Watson keeps UFC running smoothly
Since a chance meeting with Dana White at the weigh-in of the Zab Judah-Kostya Tszyu boxing match in 2001, UFC site coordinator Burt Watson has missed just two UFC events in 12 years.
"One was because of my daughter's wedding," said the 63-year-old Watson from Belo Horizonte, Brazil, on a busy Tuesday morning. "The other was because of my son's wedding. Those are pretty much the only two things in this life that could keep me away, baby. My kids would have disowned me if I'd missed their weddings. And even on those two weekends, it was tough not being with the UFC, baby."
Watson will be missing the third UFC event of his career this Friday night, and it has nothing to do with wedding bells or passed hors d'oeuvres.
"I can't be two places at once," explains Watson. "We've got a great team up in Atlantic City coordinating UFC on FX 4. We're down here in Brazil doing UFC 147. We're all talking every day. It'll all be smooth, but yeah, it kills me not being there, baby."
Ah, if only there was teleportation. Watson would be in New Jersey after midnight on Friday, and in Brazil for breakfast on Saturday. Alas, it's not possible. Fortunately, there's a process in place, and even without Watson — a man who has been described as everything from "the ultimate babysitter" to "the master of logistics" — two events in one weekend is manageable. One of Watson's many hats at the UFC is to make sure all goes according to plan. In Atlantic City. In Brazil. Anywhere. Everywhere.
"We have a saying at the UFC," says Watson. "And that saying is 'Trust the system.' It's tried and true. It's 10 years in the making. We've gotten to the point now where the system and the process is so solid that we can place different camps, different venues and different personalities into it and just keep on rolling."
Though, there are still hiccups. There are always hiccups.
"Of course, we have our cluster moments. Can I say that? I'd use another word if this weren't an interview for FOX Sports," laughs Watson. "Cluster something else."
Those hiccups include a litany of things the casual UFC fan would never notice. Toss in the international aspect of this weekend and it gets even trickier. Watson's Tuesday morning in Brazil was filled with conference calls, meetings with different fighters' camps and a site visit.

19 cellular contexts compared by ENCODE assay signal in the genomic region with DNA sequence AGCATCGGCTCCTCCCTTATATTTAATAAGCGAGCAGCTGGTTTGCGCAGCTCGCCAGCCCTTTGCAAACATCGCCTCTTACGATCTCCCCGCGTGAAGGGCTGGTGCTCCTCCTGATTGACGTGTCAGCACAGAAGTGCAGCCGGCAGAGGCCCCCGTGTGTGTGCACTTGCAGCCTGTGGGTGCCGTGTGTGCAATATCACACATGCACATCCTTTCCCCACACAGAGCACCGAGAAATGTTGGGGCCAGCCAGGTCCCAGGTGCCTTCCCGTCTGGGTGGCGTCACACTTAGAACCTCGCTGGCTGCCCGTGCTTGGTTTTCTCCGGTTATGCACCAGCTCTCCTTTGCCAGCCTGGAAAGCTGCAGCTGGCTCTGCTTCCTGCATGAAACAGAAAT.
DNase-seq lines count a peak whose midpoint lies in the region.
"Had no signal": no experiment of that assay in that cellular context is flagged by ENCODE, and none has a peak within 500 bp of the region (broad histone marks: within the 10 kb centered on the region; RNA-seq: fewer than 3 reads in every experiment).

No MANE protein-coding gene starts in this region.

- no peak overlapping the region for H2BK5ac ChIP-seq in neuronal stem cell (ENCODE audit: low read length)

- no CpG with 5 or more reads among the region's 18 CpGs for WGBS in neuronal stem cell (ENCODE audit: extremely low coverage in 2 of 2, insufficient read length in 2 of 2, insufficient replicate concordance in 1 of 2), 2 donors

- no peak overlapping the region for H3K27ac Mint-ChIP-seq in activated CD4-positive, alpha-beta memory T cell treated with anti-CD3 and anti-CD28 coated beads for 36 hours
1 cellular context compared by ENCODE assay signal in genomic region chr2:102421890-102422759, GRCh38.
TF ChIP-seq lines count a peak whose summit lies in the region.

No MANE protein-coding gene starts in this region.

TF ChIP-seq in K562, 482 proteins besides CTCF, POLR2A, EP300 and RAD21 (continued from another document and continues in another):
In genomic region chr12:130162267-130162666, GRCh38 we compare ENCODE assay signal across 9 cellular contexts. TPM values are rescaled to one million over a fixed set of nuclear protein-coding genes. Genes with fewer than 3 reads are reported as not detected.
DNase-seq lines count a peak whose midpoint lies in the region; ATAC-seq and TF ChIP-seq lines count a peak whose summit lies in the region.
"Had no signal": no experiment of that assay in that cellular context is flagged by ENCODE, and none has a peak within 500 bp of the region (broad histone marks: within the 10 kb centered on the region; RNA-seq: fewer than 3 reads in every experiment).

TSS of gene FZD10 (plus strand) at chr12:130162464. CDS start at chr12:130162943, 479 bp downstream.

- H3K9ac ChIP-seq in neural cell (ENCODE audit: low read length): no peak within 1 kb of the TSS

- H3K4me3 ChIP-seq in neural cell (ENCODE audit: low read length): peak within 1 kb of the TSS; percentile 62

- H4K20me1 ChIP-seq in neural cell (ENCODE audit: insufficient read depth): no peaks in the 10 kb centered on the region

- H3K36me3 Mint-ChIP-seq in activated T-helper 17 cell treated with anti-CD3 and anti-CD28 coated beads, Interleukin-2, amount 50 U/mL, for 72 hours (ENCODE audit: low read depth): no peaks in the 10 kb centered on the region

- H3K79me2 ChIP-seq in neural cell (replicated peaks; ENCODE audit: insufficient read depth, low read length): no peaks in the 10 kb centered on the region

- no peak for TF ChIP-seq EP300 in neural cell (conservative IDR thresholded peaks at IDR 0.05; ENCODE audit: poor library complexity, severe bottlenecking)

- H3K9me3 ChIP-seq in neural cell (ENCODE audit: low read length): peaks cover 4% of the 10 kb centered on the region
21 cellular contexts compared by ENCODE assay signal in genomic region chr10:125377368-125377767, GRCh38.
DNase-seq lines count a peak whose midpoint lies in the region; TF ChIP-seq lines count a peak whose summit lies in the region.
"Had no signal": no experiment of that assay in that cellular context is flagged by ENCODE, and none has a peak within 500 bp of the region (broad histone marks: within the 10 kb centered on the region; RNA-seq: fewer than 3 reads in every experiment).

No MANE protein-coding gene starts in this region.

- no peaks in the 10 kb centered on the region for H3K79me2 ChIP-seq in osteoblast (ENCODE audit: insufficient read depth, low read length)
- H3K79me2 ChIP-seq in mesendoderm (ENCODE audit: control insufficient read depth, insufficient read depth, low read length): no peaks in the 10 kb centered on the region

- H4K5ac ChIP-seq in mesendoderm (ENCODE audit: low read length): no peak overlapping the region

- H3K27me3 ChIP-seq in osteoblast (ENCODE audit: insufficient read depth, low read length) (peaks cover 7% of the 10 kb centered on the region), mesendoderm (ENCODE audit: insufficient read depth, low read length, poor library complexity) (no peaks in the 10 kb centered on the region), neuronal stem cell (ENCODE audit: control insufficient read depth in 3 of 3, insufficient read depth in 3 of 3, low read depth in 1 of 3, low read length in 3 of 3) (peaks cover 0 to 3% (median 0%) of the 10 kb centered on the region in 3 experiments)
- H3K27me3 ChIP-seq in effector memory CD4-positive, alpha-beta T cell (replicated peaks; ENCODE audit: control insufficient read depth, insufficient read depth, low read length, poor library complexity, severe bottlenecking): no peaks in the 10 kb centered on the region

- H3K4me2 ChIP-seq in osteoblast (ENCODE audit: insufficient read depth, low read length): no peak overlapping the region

Monday? Well, he spent Monday looking for a sauna. No, that's not accurate. A "backup sauna."
"The hotel's got a beautiful one, but I've always got to be thinking 'What if?' What if the hotel sauna breaks? What if the fighters don't like it? So, as part of the process, we always need one sauna, and then an alternative sauna," explains Watson. "We got in Monday and I went through my usual checklist. I asked about a second sauna and the guys here looked at me with blank faces. 'We need a second sauna,' I said. It was a little difficult because of the language barriers, but with the help of an interpreter, we got a car and we got on the road and we found a second sauna that'll be workable. We most likely won't need it, but for my own peace of mind, I had to know that there was a reliable second sauna on site. It's things like that which keep me up at night."
Things like that.
Twenty minutes before the weigh-in for the UFC on FX Demetrious Johnson-Ian McCall bout on June 8, Watson had over 100 people — fighters, fighters' camps, media, UFC officials — ready to hop on two 54-passenger buses over to the arena. There was no time to spare. The UFC has everything down to the minute, and if you lose a minute, people notice.
"So we get outside and I look in the parking lot, and there are no buses to be found," says Watson, the exasperation and stress of the moment still detectable in his voice. "I stayed calm, I pulled out my phone and I asked the drivers where they were. It turns out that they were parked at a different DoubleTree Hotel 25 minutes away."
Crisis-mode? Not quite. Watson, as smooth as one could possibly be with a mob of 100 anxious people behind him, found a line of taxi cabs, a pair of cars and a large van in the parking lot.
"I got the fighters and one other person, each, in two different taxi cabs. They headed over first. I got everyone else into the vans and cars and called for more. We all had to be there by 2:30 pm. The fighters got to the weigh-in on time. Everybody — every last person — was in their seats and ready to go by 2:45."
Watson lets out a sigh of relief.
"I was the last one in the weigh-in and just sat in the back and took a big deep breath," he recalls. "Let's just say I had a good 'work discussion' with the guy responsible for dropping that ball. He won't be dropping any balls like that again. It's all good, though, baby. Hiccups happen. The show has to go on."
This weekend, there will be two very distinct shows going on, almost simultaneously. In Atlantic City, there will be a loaded undercard, including hometown favorite Dan Miller going at it with Ricardo Funch, and a main event featuring Gray Maynard and Clay Guida. Less than 24 hours later, Brazilian legend and national hero Wanderlei Silva goes up against Rich Franklin in Brazil. Jersey Shore meet Rio. Not a problem, insists Watson.
"Communication is the key, baby," Watson said. "We're all talking. We're all working. We're trusting the process. Because, you know what? If something's wrong, if something's out of whack, the UFC fans will notice. They'll recognize it. They always do."
With 44 fighters, their teams and thousands upon thousands of fans involved in two different cities, it's easy to assume this weekend's two UFC events could make for a logistical nightmare.
But Watson insists it's all good.
"You've just got to trust the system, baby. It'll all be great. Trust me on that."
As long as there's a backup sauna ready in Brazil, I have all the confidence in the world.